Air pollution research leads CEnREP student to Montana for PERC Graduate Fellowship
With fewer teaching obligations encumbering their time, summer affords graduate students the opportunity to leap ahead with their research. Last summer, CEnREP student affiliate Casey Rozowski took his research all the way to Montana.
Rozowski, a second-year doctoral student in economics with a focus in the environmental economics field, received one of four Property and Environmental Research Center (PERC) Graduate Fellowships to study the impacts of air pollution on human health. The fellowship took Rozowski to PERC’s headquarters in Bozeman, Montana, from May to July of this year. There, he spent the summer investigating how the use of power plant emission abatement technologies affects mortality rates in at-risk populations. These at-risk populations include the elderly, the very young, and those with pre-existing respiratory-related illnesses such as asthma.
“My research from this summer investigates pollutant-specific damages,” Rozowski explains. “Most environmental regulations are pollutant-specific, but isolating policy-relevant damages from a single pollutant is challenging.”
For his work, Rozowski focused on sulfur dioxide, a pollutant generated at coal-fired power plants, and how installing sulfur dioxide-specific “scrubbers” at these plants impacts emissions, local ambient air quality, and local mortality rates.
Throughout the three-month fellowship with PERC, Rozowski worked alongside other graduate students from all across the U.S., as well as experts in natural resources, innovation, property rights, and environmental issues. He credits his co-fellows and particularly his Senior Fellow mentors, Prashant Bharadwaj (University of California-San Diego) and Bryan Leonard (Arizona State University), with providing additional perspective on his project. “PERC fellows challenged me to think hard about context and the policy-relevance of my work. My mentors helped me clarify my research question and focus on tangible outcomes,” he said.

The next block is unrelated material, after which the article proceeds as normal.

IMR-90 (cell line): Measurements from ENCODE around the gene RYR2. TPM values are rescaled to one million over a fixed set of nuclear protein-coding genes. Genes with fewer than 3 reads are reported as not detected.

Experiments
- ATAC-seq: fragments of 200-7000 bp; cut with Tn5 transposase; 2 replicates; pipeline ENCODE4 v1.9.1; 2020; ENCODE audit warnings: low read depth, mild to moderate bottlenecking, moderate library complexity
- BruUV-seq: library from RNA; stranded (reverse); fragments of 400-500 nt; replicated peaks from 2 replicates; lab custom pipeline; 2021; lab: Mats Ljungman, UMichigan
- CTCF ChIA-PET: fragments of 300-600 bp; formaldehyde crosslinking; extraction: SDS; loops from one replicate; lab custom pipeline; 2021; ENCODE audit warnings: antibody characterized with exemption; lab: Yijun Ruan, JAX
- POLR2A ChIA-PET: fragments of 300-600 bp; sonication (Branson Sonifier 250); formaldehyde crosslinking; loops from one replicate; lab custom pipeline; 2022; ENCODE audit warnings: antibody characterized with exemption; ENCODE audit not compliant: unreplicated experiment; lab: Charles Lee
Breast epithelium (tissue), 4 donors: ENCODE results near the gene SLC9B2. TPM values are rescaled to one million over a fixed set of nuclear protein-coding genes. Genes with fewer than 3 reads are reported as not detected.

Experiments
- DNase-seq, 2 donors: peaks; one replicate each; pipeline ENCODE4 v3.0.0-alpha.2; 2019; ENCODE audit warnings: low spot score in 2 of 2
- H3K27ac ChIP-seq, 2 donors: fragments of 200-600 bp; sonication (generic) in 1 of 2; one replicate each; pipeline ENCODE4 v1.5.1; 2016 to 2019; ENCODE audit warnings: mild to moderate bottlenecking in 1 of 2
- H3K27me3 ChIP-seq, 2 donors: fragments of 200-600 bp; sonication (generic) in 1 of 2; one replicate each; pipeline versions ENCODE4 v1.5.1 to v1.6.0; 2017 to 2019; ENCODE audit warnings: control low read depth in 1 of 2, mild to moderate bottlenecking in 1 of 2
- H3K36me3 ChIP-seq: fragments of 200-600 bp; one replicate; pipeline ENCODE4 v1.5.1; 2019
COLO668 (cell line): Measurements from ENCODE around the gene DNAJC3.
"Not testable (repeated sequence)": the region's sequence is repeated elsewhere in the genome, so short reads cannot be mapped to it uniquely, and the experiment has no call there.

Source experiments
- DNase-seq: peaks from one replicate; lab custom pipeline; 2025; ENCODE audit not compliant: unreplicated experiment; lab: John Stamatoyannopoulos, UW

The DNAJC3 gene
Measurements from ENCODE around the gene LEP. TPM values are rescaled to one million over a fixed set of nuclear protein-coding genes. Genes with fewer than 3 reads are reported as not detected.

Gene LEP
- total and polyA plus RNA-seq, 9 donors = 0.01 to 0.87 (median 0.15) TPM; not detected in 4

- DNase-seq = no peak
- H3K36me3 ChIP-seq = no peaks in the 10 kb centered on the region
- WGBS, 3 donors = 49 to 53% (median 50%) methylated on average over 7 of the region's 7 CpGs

The program not only fosters networking among the scientists and economists selected as fellows, but it also enables young professionals to establish and build upon continued relationships with PERC as they collaborate throughout the summer. Students present at two workshops to report on their findings and write a publishable paper at the conclusion of their residency. Rozowski’s PERC fellowship work culminated the paper, “Pollution and mortality: Estimating damages using pollutant specific abatement technologies.”
Says Rozowski of the experience, “PERC offered an opportunity to network with other graduate students and highly engaged faculty from all over. The workshops provided a platform for intense discussion and highly engaged feedback. Most of all, PERC offered me three months to make serious progress on my research.”
The intensive three-month fellowship challenged Rozowski to focus on his research, but the experience wasn’t all work and no play. He also spent time hiking and sightseeing around the Treasure State. Out of the office, he enjoyed taking an excursion to explore Madison Buffalo Jump State Park, an historic Native American hunting site, and Missouri Headwaters State Park.
Upon returning to campus this fall, Rozowski also presented his findings at the CEnREP Luncheon Colloquium on September 27. The Luncheon Colloquium returns on Friday, October 18, in Nelson Hall 2403, with presentations by Agricultural and Resource Economics graduate students Zhaochen Sun, Sunjae Won, and Daniyar Zhumadilov.